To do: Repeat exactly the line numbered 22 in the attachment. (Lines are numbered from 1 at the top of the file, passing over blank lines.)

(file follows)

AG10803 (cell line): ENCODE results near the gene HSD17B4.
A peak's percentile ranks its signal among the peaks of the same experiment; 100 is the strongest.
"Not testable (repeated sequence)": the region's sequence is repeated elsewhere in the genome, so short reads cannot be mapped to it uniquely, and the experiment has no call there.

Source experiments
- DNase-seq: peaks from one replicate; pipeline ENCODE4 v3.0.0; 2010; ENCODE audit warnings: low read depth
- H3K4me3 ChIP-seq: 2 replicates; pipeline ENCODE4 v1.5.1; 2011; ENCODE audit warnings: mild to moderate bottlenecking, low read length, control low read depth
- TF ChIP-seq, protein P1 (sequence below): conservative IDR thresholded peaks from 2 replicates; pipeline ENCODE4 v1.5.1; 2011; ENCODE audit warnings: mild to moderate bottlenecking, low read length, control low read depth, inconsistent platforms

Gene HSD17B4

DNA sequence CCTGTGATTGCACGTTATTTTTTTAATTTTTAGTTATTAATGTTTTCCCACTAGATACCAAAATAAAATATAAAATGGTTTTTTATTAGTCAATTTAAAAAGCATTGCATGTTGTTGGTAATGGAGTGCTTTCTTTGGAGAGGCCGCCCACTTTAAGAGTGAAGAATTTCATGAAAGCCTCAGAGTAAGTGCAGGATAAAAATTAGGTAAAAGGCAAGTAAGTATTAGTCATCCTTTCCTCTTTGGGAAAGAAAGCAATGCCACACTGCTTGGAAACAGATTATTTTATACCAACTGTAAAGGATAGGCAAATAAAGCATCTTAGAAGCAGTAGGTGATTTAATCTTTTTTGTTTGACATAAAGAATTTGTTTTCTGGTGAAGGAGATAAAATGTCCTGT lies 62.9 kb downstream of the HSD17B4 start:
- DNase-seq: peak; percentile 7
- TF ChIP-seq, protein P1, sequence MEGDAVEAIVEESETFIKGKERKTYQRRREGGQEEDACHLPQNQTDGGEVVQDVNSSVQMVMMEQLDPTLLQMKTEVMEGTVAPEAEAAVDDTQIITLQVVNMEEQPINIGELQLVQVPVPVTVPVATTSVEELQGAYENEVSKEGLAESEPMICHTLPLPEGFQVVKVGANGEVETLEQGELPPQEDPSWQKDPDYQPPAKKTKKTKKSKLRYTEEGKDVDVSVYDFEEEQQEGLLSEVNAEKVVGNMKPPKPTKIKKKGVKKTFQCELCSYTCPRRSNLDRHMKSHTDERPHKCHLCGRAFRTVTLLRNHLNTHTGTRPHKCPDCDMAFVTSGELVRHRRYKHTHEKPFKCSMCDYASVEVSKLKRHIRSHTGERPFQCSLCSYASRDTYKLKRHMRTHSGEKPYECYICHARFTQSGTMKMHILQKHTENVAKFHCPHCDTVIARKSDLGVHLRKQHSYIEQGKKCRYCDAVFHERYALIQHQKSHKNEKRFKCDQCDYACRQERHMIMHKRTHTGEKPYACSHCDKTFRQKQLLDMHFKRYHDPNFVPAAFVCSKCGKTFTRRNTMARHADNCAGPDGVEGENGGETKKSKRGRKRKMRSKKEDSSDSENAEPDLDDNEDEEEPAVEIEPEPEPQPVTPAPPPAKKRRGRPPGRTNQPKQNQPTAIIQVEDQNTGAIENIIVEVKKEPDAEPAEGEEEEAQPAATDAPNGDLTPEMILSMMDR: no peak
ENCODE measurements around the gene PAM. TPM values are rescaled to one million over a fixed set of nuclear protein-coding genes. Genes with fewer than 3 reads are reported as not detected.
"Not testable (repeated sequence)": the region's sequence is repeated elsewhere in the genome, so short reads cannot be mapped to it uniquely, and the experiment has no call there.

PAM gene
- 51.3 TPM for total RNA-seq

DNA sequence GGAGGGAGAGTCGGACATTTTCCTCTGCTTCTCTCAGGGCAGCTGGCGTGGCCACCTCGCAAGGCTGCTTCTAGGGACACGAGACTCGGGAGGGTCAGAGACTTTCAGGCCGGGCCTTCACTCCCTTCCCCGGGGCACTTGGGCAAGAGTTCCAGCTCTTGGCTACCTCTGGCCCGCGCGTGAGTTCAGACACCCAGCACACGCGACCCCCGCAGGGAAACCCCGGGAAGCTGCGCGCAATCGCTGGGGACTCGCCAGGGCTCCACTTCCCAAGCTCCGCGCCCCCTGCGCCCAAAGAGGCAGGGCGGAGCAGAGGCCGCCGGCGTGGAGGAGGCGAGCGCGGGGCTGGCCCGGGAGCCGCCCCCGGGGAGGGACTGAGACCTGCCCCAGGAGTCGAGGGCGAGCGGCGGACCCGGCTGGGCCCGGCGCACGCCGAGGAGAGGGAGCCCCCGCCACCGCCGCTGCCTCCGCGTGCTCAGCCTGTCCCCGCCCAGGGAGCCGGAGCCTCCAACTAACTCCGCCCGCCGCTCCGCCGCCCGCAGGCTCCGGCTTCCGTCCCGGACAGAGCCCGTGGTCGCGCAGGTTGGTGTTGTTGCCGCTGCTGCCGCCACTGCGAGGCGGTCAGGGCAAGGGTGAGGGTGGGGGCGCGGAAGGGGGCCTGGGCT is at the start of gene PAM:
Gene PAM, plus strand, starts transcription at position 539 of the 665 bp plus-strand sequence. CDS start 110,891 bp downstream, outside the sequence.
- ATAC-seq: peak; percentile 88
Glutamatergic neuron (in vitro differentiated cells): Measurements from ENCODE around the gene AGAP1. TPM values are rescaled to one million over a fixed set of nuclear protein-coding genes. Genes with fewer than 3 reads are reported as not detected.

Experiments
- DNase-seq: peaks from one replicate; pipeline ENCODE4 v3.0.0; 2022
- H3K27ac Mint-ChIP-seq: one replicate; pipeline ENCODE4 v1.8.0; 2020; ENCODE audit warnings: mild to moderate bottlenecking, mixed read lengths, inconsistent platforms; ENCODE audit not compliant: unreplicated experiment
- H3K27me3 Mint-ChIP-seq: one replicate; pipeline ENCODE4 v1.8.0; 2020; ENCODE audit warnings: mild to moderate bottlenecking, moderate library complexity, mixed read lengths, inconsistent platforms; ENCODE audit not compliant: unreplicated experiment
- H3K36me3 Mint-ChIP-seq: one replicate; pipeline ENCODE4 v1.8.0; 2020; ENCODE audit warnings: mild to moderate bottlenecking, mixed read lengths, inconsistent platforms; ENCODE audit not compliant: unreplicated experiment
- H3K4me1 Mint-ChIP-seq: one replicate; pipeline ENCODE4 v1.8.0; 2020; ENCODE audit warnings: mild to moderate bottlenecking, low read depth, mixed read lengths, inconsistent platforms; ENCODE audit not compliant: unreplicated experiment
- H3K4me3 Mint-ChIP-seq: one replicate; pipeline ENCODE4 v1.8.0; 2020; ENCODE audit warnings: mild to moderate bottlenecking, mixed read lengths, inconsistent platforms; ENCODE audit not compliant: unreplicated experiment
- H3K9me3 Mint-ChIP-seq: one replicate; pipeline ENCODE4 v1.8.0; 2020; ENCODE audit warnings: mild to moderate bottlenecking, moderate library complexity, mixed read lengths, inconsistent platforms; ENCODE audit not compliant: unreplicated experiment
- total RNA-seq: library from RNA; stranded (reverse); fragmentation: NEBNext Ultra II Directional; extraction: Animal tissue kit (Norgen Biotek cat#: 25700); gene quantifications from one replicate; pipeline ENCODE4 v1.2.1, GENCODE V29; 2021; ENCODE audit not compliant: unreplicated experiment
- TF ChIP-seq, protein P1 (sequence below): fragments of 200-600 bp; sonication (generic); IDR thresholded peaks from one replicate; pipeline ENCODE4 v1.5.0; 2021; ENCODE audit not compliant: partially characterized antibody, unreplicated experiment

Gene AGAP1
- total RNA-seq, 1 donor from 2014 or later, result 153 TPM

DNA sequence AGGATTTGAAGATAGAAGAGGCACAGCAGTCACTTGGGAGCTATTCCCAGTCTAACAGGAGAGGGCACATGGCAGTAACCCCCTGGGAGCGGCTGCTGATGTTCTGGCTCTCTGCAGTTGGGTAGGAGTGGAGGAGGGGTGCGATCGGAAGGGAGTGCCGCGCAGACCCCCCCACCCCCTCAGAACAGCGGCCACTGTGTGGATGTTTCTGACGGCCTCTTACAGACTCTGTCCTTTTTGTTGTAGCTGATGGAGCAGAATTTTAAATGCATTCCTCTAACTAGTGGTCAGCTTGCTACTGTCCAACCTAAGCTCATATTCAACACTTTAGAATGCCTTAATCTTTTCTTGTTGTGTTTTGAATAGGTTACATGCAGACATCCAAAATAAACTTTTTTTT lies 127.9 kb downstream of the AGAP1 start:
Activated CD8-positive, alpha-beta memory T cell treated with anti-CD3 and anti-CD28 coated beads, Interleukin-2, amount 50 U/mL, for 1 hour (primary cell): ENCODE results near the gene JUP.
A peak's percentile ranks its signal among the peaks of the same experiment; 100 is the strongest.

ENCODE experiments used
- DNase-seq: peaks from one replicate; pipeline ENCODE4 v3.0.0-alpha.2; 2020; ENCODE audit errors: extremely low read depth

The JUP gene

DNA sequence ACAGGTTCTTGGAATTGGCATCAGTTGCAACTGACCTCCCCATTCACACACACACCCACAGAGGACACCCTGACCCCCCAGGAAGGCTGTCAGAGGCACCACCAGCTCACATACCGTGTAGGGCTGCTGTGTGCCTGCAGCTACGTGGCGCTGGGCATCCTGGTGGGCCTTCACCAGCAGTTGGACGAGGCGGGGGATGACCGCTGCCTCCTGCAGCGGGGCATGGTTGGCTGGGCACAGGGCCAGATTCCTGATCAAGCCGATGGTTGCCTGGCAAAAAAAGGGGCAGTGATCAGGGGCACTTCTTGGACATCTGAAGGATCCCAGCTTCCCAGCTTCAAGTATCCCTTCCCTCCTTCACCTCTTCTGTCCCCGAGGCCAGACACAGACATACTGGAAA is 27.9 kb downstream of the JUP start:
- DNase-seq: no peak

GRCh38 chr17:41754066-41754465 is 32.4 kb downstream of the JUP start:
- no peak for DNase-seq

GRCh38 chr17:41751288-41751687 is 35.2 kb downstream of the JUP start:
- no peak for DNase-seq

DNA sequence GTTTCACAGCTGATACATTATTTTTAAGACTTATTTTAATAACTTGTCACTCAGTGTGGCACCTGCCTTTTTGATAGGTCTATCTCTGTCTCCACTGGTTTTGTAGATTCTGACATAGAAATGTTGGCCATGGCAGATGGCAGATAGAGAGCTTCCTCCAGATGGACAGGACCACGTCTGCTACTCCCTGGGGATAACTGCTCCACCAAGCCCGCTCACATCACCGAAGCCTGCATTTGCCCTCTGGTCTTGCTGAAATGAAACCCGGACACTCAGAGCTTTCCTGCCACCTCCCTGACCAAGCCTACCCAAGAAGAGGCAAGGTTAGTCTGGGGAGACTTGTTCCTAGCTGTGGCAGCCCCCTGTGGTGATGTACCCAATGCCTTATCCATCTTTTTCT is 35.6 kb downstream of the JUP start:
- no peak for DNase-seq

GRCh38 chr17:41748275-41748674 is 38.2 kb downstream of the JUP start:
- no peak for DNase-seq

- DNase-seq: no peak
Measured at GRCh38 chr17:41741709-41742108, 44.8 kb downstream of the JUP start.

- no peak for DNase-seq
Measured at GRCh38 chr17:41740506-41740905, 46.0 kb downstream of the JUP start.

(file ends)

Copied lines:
- H3K27ac Mint-ChIP-seq: one replicate; pipeline ENCODE4 v1.8.0; 2020; ENCODE audit warnings: mild to moderate bottlenecking, mixed read lengths, inconsistent platforms; ENCODE audit not compliant: unreplicated experiment